I thought T-men were more open-minded when it came to various things, especially training?

I’m new to posting but read quite often. I agree with posts that a swiss ball workout has it’s place. I don’t think I would eliminate one of my Olifts or other compound exercises in place of a swiss ball routine. I would however do swiss ball work as an extra to my workout or light weekend work on an off lifting day. Just trying to kneel on a swiss ball will have your core quivering.

Nate, I know Chek and Davies do advocate these tools. However, I must disagree even with these guys. You’re right, I am close-minded. I let in what seems right and filter through what seems like garbage.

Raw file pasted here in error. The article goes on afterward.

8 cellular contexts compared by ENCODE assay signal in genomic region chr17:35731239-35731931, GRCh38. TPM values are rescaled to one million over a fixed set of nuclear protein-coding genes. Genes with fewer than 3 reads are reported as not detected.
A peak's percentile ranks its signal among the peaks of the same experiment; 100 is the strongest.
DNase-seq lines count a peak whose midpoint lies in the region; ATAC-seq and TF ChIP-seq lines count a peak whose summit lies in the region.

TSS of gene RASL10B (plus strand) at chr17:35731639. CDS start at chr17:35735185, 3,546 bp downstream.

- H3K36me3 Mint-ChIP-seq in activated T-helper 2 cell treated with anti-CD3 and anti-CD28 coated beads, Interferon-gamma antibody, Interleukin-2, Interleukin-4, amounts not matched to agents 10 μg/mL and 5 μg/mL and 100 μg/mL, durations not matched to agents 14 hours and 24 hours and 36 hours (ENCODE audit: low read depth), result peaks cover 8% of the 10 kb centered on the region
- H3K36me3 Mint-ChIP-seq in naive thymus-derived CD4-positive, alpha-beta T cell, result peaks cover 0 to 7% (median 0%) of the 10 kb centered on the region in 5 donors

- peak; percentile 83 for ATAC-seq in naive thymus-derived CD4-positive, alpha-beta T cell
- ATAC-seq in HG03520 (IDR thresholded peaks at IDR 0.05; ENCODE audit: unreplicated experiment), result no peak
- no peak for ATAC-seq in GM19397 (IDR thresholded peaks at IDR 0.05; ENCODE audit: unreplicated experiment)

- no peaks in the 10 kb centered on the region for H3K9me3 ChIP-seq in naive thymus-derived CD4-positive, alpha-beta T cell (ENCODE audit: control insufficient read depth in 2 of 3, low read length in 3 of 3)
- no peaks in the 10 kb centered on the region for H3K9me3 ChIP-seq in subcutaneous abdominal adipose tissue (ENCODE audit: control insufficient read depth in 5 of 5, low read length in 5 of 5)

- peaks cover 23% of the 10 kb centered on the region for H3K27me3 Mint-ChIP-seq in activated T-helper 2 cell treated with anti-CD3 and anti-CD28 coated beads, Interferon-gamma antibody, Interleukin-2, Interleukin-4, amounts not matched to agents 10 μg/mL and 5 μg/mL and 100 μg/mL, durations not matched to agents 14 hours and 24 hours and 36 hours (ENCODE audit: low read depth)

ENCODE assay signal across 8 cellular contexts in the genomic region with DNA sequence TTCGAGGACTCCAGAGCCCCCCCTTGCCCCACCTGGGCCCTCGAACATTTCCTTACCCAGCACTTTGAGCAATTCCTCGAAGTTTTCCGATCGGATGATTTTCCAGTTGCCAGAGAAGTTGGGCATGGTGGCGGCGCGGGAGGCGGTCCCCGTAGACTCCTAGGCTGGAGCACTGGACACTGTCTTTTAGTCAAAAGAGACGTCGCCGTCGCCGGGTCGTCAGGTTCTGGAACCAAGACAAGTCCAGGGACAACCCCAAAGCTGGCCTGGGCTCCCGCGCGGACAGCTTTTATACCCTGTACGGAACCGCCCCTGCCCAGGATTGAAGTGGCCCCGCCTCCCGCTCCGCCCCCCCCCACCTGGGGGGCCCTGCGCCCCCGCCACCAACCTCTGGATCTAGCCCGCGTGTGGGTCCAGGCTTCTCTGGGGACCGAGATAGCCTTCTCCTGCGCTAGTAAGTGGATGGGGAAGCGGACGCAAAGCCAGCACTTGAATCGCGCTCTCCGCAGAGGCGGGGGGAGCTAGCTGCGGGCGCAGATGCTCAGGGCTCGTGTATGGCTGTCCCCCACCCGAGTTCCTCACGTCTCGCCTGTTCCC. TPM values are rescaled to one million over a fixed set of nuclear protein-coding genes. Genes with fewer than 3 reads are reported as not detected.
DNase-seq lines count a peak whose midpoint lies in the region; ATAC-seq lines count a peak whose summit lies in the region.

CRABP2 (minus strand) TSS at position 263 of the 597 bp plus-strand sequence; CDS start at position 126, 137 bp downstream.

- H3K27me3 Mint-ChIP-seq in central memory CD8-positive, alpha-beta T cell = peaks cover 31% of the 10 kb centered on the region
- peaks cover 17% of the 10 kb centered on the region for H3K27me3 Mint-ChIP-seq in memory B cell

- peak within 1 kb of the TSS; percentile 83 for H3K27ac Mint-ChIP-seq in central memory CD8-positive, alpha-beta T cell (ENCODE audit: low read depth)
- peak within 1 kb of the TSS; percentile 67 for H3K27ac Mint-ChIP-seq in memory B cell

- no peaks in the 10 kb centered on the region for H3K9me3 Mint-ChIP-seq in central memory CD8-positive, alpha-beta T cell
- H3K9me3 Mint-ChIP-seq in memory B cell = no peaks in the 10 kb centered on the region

One thing I’ve learned as a business major and experience in general is that if there is a market potential for a product or if you can develop a niche for a product and you forecast it to sell then you will capitalize on it.

I might not be saying it very clearly b/c I have trouble w/ this forum sometimes. I’m not blind to the fact that these guys want to make money too and if they sell product X or have an investment in how it sells, then of course they’ll do their best to market it.

My point is this: If that market was already fully saturated and they could not make money off product X, they might not be advocating it as strongly. Whether or not you like it, it’s the reality of business.

Am I calling them sneaky or fakes? Absolutely not. So don’t get the wrong idea.